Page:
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FNA | Family List | FNA Vol. 27 | Pottiaceae | Didymodon

5. Didymodon umbrosus (Müller Hal.) R. H. Zander, Phytologia. 41: 22. 1978.

Barbula umbrosa Müller Hal., Linnaea 42: 340. 1879; Didymodon australasiae var. umbrosus (Müller Hal.) R. H. Zander; Trichostomopsis crispifolia Cardot; T. umbrosa (Müller Hal.) H. Robinson

Plants usually green to very bright green distally, contrasting with light tan proximally. Stems to 1(-1.5) cm, central strand present. Stem leaves spreading-incurved and twisted to incurved-appressed when dry, spreading to spreading-recurved and not keeled when moist, monomorphic, long-lanceolate, broadly concave adaxially across leaf, usually 1-2.5(-4) mm, base sharply differentiated in shape, ovate, margins usually plane, entire, apex narrowly acute, not fragile; costa percurrent or ending a few cells below the apex, broader at mid leaf, occasionally weakly spurred, with a low adaxial pad of cells, adaxial costal cells rectangular, 4-6 cells wide at mid leaf, guide cells in 1-2 layers; basal laminal cells strongly differentiated medially, rectangular, walls very thin or hyaline, often perforated by transverse slits; distal laminal cells in rather distinct rows, 7-12 wide, 1:1 or occasionally longitudinally elongate, papillae usually absent, lumens oval to rounded-quadrate or rounded-rectangular, walls convex on both sides of lamina, 2-stratose in one or more rows along margins. Specialized asexual reproduction by multicellular tubers on proximal rhizoids. Seta 0.7-1 cm. Capsule 1-1.9 mm; peristome teeth 32, linear, weakly twisted, to 600 µm. Spores 11-15 µm. Distal laminal KOH reaction variously negative or yellow- or orange- or red-brown.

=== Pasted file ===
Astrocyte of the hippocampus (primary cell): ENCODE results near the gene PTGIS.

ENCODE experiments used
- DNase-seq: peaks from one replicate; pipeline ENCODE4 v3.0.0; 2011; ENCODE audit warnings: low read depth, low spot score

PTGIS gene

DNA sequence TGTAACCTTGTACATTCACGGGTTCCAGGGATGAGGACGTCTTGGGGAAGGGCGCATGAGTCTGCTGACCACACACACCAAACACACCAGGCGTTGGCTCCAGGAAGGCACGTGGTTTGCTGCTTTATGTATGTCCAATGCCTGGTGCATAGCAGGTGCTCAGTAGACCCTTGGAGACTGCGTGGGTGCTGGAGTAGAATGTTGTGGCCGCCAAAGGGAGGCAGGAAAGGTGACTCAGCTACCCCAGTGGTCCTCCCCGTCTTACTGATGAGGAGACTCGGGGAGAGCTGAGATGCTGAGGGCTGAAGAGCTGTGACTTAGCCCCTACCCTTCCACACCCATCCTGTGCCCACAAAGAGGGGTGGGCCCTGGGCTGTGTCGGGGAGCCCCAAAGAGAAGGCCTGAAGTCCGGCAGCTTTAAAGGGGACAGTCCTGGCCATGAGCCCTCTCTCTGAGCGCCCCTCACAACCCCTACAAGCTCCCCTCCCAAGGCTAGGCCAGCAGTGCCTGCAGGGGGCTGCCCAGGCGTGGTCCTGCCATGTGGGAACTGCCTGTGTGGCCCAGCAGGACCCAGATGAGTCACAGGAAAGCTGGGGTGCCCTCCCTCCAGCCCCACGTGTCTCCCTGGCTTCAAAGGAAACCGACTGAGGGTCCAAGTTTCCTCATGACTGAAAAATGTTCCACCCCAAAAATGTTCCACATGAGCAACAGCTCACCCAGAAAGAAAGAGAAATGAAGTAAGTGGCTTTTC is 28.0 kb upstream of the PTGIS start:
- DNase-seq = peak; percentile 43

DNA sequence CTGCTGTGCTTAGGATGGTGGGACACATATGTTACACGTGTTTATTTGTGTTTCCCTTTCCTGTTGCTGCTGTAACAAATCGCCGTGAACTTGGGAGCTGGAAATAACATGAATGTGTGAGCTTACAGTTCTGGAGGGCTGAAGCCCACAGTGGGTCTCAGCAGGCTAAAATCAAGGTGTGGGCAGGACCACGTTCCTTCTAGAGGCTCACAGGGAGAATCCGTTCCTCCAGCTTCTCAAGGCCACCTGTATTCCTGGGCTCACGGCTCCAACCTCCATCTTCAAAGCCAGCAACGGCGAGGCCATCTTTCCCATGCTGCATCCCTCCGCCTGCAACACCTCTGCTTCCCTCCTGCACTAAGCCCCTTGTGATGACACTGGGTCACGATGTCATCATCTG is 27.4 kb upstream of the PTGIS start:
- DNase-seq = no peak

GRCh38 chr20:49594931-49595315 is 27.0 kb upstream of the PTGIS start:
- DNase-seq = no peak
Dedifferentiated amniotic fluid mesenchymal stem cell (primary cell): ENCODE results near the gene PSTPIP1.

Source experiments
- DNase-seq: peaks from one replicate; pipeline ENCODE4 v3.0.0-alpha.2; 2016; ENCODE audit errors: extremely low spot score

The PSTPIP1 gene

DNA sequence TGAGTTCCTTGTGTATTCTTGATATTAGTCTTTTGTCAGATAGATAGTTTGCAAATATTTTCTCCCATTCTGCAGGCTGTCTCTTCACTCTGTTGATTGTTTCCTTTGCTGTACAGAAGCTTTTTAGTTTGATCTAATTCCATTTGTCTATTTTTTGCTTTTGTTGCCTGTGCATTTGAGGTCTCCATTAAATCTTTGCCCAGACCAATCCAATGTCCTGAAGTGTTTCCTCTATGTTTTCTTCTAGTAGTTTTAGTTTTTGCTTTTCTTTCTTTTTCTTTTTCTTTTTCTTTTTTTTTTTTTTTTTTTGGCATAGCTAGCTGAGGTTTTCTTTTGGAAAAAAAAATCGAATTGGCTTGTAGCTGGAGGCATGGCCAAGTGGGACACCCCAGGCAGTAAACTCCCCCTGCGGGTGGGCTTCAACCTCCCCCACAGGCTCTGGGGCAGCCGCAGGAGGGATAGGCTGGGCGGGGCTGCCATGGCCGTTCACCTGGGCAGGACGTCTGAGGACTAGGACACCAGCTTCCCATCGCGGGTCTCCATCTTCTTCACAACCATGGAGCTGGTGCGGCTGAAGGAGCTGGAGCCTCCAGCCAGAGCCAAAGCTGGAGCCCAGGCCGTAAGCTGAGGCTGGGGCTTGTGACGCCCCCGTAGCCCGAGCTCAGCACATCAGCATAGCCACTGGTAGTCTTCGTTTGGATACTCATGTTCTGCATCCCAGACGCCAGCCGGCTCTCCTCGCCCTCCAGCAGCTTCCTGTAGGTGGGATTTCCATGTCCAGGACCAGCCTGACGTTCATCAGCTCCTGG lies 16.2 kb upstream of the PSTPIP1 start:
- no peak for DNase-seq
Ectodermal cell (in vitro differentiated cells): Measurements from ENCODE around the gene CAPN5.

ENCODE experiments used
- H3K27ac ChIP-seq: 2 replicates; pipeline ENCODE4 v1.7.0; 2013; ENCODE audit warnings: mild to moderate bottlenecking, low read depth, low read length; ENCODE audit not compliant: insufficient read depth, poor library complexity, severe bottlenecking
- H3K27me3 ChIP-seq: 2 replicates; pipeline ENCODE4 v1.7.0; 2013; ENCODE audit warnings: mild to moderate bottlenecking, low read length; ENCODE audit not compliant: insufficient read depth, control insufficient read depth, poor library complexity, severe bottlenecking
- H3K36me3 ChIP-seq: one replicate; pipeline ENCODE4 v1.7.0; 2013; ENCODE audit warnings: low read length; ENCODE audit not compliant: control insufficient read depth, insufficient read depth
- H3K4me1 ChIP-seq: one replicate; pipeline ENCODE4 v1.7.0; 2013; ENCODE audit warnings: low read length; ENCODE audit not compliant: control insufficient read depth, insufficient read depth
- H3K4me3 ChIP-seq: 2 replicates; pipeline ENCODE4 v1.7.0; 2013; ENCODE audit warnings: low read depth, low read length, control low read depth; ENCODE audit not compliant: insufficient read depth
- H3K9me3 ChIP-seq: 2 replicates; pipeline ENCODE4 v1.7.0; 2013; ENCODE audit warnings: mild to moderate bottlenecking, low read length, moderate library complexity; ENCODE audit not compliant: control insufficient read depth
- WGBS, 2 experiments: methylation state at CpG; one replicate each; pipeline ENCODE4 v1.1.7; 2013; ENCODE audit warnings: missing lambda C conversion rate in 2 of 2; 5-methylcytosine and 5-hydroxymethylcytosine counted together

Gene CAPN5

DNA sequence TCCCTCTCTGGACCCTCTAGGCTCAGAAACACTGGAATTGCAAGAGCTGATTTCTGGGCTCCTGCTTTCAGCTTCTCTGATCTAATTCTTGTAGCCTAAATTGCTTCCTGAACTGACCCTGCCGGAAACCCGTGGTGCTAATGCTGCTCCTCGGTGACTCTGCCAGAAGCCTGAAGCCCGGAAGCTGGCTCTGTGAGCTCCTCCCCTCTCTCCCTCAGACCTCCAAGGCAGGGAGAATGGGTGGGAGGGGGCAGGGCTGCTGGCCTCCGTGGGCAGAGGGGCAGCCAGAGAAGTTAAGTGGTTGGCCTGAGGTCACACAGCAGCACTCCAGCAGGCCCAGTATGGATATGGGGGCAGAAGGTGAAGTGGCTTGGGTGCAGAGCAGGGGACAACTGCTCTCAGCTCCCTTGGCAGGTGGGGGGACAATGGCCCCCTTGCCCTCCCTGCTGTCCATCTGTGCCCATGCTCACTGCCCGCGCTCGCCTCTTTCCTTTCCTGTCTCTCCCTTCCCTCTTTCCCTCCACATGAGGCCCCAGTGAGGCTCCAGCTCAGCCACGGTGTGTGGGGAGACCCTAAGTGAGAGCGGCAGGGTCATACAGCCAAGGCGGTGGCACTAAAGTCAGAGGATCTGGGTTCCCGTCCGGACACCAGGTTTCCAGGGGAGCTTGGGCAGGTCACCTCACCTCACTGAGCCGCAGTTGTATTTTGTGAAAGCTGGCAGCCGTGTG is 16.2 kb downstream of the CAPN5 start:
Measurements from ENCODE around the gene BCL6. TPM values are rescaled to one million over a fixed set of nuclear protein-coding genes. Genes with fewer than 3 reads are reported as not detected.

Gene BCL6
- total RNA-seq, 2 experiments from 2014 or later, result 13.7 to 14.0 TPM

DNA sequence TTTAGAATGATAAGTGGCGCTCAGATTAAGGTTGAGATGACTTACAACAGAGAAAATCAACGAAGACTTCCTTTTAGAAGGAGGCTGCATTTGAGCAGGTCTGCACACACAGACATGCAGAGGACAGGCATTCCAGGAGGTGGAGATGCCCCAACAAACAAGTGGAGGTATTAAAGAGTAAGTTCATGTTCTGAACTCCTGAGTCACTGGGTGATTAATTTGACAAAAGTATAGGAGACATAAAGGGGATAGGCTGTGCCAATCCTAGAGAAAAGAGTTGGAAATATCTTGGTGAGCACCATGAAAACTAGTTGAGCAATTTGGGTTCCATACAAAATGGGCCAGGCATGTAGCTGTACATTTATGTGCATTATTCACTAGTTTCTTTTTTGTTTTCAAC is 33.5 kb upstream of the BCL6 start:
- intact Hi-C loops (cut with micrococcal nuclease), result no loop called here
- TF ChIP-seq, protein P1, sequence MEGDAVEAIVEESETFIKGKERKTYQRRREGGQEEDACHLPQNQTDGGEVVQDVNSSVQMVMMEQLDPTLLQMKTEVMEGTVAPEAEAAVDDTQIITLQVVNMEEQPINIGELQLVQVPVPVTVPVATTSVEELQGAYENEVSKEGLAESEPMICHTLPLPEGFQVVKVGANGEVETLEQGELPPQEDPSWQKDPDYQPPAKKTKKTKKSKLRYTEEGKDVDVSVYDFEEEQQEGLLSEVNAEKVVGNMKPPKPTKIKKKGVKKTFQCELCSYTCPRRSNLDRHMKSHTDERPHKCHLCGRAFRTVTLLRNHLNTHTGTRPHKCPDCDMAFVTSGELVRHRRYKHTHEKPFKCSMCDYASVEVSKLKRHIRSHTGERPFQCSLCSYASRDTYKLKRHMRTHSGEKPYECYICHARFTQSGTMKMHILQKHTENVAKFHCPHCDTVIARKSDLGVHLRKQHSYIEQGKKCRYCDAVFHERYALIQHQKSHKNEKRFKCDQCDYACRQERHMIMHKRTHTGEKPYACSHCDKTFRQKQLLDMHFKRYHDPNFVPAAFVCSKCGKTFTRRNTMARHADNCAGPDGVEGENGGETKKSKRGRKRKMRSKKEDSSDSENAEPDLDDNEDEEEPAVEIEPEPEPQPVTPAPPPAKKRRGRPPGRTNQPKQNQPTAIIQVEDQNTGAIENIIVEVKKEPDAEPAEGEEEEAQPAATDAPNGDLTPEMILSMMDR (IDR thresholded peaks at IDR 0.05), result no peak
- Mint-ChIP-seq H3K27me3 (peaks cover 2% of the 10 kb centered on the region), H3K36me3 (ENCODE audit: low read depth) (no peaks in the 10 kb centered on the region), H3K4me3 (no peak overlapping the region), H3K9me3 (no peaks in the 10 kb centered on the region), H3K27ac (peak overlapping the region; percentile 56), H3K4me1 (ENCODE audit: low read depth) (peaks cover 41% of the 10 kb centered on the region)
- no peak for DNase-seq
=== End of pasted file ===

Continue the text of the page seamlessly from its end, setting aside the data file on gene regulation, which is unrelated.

Capsules maturity not determined. Soil, lava, dolomite, cliff face, rock; moderate to high elevations (200-1900 m); Calif., N.Mex., N.Y., Tex.; Mexico; South America; Europe.

Didymodon umbrosus is one of a number of mundivagant taxa whose distribution is associated with human activities (P. M. Eckel 1986). The proximal marginal cells are elongate and in distinctive rows. The transversely slit basal cells are distinctive in many specimens though also found in taxa of the Dicranaceae (R. H. Zander 1981b), some of which may belong in Pottiaceae (O. Werner et al. 2004).


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